15 33.1 Experiments on how plants turn toward light led to the discovery of a plant hormone Went concluded that a chemical produced in the shoot tip was transferred down through the plant, and high concentration of that chemical increased cell elongation on the dark side of the plant The chemical signal responsible for phototropism is a hormone that Went called auxin Copyright 2009 Pearson Education, Inc.
16 Shoot tip placed on agar block. Chemical diffuses from shoot tip into agar. Agar Control 1 Block with chemical stimulates growth. No light
17 Agar Control 1 Block with chemical stimulates growth. 2 Shoot tip placed on agar block. Chemical diffuses from shoot tip into agar. Offset blocks with chemical stimulate curved growth. No light
18 Agar Shoot tip placed on agar block. Chemical diffuses from shoot tip into agar. Control 1 Block with chemical stimulates growth. 2 Offset blocks with chemical stimulate curved growth. 3 Other controls: Blocks with no chemical have no effect. No light
19 33.2 Five major types of hormones regulate plant growth and development A hormone is a chemical signal that is produced in one part of the body and transported to another, where it triggers responses in target cells Binding of hormones to specific cellular receptors triggers a signal transduction pathway Tiny amounts of hormone can have a big effect Copyright 2009 Pearson Education, Inc.
20 33.2 Five major types of hormones regulate plant growth and development All aspects of plant growth and development are affected by hormones There are five classes of plant hormones and each class can have multiple effects on plant growth and development Copyright 2009 Pearson Education, Inc.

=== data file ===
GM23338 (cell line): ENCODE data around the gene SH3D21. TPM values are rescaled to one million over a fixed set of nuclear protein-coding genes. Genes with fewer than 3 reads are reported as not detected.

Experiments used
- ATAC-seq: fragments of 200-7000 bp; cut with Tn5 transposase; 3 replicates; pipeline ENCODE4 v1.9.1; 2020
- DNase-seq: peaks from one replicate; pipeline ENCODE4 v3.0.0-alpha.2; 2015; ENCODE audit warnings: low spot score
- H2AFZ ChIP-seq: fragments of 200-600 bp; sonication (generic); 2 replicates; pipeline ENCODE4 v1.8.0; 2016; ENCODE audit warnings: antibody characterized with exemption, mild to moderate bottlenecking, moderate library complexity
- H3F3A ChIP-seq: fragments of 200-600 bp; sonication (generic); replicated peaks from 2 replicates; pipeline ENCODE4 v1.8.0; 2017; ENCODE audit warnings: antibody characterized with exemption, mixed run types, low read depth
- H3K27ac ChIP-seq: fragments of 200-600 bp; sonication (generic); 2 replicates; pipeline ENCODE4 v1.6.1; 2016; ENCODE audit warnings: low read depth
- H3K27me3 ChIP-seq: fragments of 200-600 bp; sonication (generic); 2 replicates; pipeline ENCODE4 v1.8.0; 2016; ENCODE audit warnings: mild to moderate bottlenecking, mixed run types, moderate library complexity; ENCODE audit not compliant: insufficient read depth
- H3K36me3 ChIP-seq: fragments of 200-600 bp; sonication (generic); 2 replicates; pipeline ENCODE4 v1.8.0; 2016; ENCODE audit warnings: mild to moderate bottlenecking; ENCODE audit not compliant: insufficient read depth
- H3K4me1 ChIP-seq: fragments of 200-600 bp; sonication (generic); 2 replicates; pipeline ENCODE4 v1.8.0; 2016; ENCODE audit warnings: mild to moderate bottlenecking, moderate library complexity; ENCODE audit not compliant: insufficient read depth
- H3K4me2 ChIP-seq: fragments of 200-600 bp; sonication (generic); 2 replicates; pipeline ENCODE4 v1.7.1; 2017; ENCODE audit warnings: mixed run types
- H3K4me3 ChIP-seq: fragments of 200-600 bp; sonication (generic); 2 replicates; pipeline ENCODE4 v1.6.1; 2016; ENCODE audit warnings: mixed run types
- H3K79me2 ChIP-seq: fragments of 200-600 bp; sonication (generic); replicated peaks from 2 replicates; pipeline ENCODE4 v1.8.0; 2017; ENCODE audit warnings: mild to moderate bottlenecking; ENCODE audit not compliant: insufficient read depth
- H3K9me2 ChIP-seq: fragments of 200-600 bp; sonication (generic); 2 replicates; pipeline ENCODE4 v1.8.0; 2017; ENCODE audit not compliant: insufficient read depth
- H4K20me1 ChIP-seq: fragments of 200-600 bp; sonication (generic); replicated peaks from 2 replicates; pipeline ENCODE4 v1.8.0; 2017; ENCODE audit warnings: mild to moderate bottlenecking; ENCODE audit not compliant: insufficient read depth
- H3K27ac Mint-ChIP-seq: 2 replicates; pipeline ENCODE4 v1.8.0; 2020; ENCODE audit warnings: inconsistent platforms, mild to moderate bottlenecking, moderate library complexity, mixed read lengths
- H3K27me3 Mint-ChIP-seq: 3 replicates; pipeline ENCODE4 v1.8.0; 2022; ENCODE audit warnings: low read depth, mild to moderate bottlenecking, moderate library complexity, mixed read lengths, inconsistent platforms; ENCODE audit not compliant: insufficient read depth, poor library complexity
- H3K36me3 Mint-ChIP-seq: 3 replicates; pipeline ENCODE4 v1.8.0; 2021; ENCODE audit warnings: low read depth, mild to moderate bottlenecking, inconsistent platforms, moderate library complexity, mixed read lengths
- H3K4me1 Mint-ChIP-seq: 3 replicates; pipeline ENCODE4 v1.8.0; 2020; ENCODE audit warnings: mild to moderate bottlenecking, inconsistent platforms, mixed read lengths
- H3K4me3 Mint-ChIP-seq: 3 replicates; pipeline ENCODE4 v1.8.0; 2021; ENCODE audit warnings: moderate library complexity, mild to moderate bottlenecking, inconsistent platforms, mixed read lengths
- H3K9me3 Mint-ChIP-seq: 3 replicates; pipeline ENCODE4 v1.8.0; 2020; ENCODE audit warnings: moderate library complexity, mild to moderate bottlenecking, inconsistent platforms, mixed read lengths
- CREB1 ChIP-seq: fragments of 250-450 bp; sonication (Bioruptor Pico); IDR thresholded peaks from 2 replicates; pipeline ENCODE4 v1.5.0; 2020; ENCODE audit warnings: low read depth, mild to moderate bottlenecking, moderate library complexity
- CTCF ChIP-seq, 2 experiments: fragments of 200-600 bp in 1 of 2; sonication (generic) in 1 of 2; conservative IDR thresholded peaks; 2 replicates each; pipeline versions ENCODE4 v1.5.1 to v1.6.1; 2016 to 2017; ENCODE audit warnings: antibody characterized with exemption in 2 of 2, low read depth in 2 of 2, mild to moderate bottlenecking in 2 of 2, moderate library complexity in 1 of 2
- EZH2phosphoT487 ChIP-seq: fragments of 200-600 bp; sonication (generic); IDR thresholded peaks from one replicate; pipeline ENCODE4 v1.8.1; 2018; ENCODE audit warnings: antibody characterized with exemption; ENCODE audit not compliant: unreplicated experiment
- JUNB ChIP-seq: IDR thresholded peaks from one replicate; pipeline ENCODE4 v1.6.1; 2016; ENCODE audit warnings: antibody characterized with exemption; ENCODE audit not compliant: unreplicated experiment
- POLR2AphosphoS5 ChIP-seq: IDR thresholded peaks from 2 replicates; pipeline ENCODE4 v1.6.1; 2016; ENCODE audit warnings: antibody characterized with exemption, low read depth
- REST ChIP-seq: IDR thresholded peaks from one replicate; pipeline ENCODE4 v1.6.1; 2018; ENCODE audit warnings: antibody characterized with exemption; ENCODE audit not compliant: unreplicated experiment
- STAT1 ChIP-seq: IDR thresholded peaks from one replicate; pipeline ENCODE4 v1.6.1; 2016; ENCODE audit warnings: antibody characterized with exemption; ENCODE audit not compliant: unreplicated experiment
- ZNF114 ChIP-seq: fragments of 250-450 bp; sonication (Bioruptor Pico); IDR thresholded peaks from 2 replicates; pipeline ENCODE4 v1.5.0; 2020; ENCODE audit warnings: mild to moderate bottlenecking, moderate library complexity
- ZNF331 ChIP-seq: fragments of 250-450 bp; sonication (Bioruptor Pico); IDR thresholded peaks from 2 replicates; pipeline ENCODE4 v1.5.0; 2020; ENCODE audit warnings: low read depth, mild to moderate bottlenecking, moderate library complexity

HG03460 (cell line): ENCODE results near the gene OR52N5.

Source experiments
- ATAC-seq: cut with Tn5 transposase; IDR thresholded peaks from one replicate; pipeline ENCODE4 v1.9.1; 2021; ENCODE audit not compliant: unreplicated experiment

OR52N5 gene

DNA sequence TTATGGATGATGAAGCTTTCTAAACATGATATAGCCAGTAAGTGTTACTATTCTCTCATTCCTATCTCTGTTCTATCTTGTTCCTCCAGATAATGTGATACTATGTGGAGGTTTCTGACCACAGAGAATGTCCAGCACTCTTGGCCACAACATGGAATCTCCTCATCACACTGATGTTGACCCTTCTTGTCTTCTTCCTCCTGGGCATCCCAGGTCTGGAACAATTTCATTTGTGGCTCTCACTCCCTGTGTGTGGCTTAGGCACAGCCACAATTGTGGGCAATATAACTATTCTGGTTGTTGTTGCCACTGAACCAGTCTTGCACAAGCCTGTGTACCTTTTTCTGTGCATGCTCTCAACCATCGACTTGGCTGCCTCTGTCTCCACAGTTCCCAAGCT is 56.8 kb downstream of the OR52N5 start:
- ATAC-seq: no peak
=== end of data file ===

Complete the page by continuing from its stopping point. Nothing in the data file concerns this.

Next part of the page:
21 Copyright 2009 Pearson Education, Inc.
22 33.3 Auxin stimulates the elongation of cells in young shoots Indoleacetic acid (IAA) is a naturally occurring auxin that promotes seedling elongation Auxin is produced in shoot apical meristems and transported downward through a plant Copyright 2009 Pearson Education, Inc.
23 33.3 Auxin stimulates the elongation of cells in young shoots Concentration of auxin and site of activity are important to auxin s effects In moderate concentrations, auxin promotes cell elongation in stems In high concentrations, auxin reduces cell elongation in stems Auxins affects cell elongation in roots at lower concentrations Copyright 2009 Pearson Education, Inc.
26 33.3 Auxin stimulates the elongation of cells in young shoots A hypothesis for the action of auxin Auxins stimulate plant cells to take up H + ions, lowering ph Acidity causes separation of cross linkages in cellulose As the cell takes up water, the cell elongates because of weakening of the cellulose cell wall Auxins stimulate the plant to produce additional cell wall material As ph decreases, the larger cell wall restabilizes Copyright 2009 Pearson Education, Inc.